A question asked how to be notified when people delete Teams. The answer lies in the Office 365 audit log, and once we’ve found out when Teams are deleted are who deleted them, we can notifications to administrators via email or by posting to a Teams channel. The administrators can then decide if they should restore the deleted team or let it expire and be permanently deleted after 30 days.
Finding it hard to keep up to date with Office 365? This post describes how to use PowerShell to post recent Microsoft 365 roadmap updates to a Teams channel.The message cards hold details of what an update contains, its status, the posting date, and the technology categories the item covers. Apart from posting to Teams, the script also creates a CSV file holding details of all the roadmap items that you can use for reporting and analysis.
The Skype for Business Online PowerShell module is not well liked. It works differently to other modules and has some oddities, including the ability to disconnect sessions after 60 seconds and fail to reconnect. The new Enable-CsOnlineSessionForReconnection helps to keep sessions going, so that’s one small but irritating oddity off what could be a long list.
The Get-SPOSite PowerShell cmdlet is used to fetch details about SharePoint Online sites. It works well, but some recent functionality upgrades means that script writers need to be more precise about how they use the cmdlet. Most scripts don’t need to process redirect sites or the sites belonging to Teams private channels, so why would you ask Get-SPOSite to fetch these sites?
Everyone’s PowerShell style is different. Here at Office365ITPros, we try and write code to help people understand what’s possible when working with Office 365. Our scripts are certainly not up to professional standard in that they’re incomplete in many ways (comments are always good). But the code works and proves what you can do, which we think is important.
The prospect of allowing user-controlled purchases of Power Platform apps in an Office 365 tenant maddened many administrators. Microsoft promised to release a method to allow administrators control self-service purchases in a tenant. The MSCommerce PowerShell module is now available. Here’s how to use it to disable self-service purchases.
Some new and updated cmdlets in a new version of the Teams PowerShell module are available to support private channels. The cmdlets and parameters are pretty straightforward for anyone used to working with Teams through PowerShell. Remember to read up and understand all about private channels before trying to work with them through PowerShell.
The Office 365 Admin Center includes reports of licenses assigned to users. The same information can be extracted with PowerShell, which means that you can analyze license assignments anyway you wish. The script is quick and easy, mostly because its error handling is non-existent, but it’s enough to get going.
It used to be more difficult to generate a report about the storage used by OneDrive for Business sites in an Office 365 tenant. Now it takes just a few lines of PowerShell. Here’s an example of a simple but powerful script to do the job.
Some Exchange Online mailboxes are quite small (2 GB for frontline users). Tenant administrators might want to monitor mailbox usage to make sure that quotas aren’t unexpectedly exhausted. This post explains how to use a PowerShell script to calculate the percentage of mailbox quota used and highlight the problem if a threshold is passed.
If you want to include SharePoint Online and OneDrive for Business locations in an Office 365 content search, you need to know the URLs of the target sites. Finding the URLs can be problematic, but here’s some easy ways to do the job. PowerShell, as usual, comes up trumps…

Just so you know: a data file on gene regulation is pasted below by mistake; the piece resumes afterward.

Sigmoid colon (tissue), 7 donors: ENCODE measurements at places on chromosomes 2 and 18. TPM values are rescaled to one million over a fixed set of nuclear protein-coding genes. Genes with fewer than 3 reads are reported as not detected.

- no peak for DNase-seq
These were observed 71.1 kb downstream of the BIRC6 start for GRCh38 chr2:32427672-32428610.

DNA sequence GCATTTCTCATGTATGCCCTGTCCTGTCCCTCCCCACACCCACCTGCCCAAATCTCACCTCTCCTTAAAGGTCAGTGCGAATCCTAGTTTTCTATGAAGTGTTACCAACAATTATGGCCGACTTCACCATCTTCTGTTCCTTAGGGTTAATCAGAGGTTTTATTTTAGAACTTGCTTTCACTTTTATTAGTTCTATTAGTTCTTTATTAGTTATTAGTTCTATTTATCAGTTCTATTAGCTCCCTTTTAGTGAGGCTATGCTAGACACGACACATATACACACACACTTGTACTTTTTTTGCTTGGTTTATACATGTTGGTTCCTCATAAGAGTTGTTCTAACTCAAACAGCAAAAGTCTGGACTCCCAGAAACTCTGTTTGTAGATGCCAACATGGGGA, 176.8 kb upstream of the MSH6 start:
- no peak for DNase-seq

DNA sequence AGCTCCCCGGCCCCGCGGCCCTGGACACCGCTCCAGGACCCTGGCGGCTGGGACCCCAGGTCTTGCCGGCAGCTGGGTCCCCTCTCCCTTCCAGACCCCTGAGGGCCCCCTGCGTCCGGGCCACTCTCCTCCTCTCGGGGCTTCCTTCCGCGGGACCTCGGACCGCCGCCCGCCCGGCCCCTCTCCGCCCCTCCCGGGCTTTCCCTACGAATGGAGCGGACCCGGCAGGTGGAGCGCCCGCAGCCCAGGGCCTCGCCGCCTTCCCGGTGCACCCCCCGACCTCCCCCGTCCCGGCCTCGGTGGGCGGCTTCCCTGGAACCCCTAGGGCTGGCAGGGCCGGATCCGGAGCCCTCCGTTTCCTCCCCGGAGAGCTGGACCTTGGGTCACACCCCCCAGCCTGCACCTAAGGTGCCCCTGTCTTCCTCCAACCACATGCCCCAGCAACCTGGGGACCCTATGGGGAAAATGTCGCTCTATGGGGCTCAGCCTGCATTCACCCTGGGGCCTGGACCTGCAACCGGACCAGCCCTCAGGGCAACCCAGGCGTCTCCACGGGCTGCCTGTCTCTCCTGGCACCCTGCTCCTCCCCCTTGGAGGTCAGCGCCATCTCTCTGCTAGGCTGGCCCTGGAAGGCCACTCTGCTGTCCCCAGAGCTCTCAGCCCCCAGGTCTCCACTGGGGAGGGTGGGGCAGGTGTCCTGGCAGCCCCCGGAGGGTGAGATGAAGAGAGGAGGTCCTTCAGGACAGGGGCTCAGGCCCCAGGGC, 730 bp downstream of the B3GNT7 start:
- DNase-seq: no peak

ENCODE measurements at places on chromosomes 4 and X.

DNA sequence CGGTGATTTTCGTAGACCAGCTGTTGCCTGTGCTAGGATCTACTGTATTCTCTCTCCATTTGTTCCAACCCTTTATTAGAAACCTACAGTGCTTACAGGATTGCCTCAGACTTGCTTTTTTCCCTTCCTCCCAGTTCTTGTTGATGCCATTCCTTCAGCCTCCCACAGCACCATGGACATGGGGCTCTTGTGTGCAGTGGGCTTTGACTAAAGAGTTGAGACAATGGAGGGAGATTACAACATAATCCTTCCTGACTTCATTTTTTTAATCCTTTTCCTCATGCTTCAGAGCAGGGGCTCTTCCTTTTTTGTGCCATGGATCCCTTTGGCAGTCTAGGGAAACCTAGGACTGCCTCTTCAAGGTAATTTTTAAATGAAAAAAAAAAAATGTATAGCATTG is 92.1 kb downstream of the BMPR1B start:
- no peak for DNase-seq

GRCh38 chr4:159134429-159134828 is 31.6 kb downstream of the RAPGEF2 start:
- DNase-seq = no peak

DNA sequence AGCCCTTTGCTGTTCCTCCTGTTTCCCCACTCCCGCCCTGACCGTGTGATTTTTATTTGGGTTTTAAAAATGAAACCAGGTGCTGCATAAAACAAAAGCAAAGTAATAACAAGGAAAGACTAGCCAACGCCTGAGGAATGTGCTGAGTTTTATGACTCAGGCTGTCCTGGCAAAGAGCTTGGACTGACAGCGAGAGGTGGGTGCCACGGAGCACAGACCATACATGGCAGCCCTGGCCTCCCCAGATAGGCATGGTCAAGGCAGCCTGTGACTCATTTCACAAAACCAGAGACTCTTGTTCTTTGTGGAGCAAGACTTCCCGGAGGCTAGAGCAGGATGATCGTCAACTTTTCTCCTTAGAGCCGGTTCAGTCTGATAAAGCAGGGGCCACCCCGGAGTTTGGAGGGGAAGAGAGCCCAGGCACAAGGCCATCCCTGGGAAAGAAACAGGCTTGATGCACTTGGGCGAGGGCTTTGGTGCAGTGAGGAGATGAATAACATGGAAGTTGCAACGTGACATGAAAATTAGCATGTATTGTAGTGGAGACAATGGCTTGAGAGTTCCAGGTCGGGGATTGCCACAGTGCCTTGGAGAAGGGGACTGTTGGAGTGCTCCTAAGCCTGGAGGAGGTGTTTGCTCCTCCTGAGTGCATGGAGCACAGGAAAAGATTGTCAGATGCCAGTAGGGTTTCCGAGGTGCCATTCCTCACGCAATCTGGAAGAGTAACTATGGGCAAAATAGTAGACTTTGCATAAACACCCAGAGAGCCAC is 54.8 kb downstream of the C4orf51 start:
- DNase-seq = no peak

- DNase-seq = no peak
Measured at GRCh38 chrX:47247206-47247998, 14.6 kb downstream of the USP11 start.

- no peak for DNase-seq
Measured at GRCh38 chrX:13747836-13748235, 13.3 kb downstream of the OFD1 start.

Being able to generate a report of mailbox activity is nice, but being able to filter the report to find potentially inactive mailboxes and post that information to Teams is even better. A recent Petri.com article explains how to generate the report; in this post we explain how to extract information from the report to and post updates about inactive users to Teams.
Office 365 tenant administrators often make extensive use of PowerShell. It’s a great tool to get work done across all the Office 365 workloads. However, hackers like PowerShell too, and it could be used to attack your tenant. If that happens, having PowerShell logs will allow you to find out exactly what the attacker did and where. With this in mind, shouldn’t you enable PowerShell logging?
It’s easy to create a list of group-enabled SharePoint Online sites using the Get-SPOSite cmdlet. But it’s much more interesting to probe a little deeper to uncover extra information about the group using the GroupId property returned if you specify the Detailed parameter. This post explains a PowerShell script written to examine the possibilities, including how to highlight sites belonging to deleted groups that are kept by retention policies.
Teams App Permissions policies allow Office 365 tenants to exert a fine degree of control over the apps users are allowed to install. You can amend the default policy or create new policies and assign the policies to user accounts through the Teams Admin Center or with PowerShell.
Microsoft has announced the deprecation of the PowerShell module for the Azure Active Directory Rights Management service (AADRM). But don’t worry; it’s replaced by the Azure Information Protection (AIPService) module. Deprecation happens in July 2020, so you’ve lots of time to revise any scripts that use AADRM cmdlets.
Microsoft announced the roll-out of the Site Swap feature for SharePoint Online. You can only do this with PowerShell, but the process is quick and easy and works well (assuming your new site is ready to go). Who doesn’t like one-line PowerShell commands that do a lot of work with minimum effort!
A question about how best to set auto-replies for Exchange Online shared mailboxes to respond to messages arriving during a public holiday gives another chance for PowerShell to show how useful it is. You could do the work with Flow, but PowerShell is more flexible and capable when dealing with multiple shared mailboxes.
Exchange Online writes audit records into the Office 365 audit log when messages are deleted by delegates and administrative action. We can analyze the audit records to find out who deleted a specific message. Some challenges exist to interpret the audit records for admin-generated deletions (for example, when you run Search-Mailbox), but it’s easy enough to code the necessary checks in PowerShell.